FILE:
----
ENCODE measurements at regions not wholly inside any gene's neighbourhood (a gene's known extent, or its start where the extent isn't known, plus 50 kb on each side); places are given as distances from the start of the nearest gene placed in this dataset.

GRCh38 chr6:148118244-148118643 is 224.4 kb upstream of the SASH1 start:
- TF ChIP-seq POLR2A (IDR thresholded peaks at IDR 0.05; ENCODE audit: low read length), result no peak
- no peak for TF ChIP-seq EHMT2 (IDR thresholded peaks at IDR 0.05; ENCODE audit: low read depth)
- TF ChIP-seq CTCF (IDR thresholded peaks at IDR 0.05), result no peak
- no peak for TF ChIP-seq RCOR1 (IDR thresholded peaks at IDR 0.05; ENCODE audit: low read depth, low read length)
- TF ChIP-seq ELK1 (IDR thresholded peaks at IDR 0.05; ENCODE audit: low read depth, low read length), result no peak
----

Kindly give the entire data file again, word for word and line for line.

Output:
ENCODE measurements at regions not wholly inside any gene's neighbourhood (a gene's known extent, or its start where the extent isn't known, plus 50 kb on each side); places are given as distances from the start of the nearest gene placed in this dataset.

GRCh38 chr6:148118244-148118643 is 224.4 kb upstream of the SASH1 start:
- TF ChIP-seq POLR2A (IDR thresholded peaks at IDR 0.05; ENCODE audit: low read length), result no peak
- no peak for TF ChIP-seq EHMT2 (IDR thresholded peaks at IDR 0.05; ENCODE audit: low read depth)
- TF ChIP-seq CTCF (IDR thresholded peaks at IDR 0.05), result no peak
- no peak for TF ChIP-seq RCOR1 (IDR thresholded peaks at IDR 0.05; ENCODE audit: low read depth, low read length)
- TF ChIP-seq ELK1 (IDR thresholded peaks at IDR 0.05; ENCODE audit: low read depth, low read length), result no peak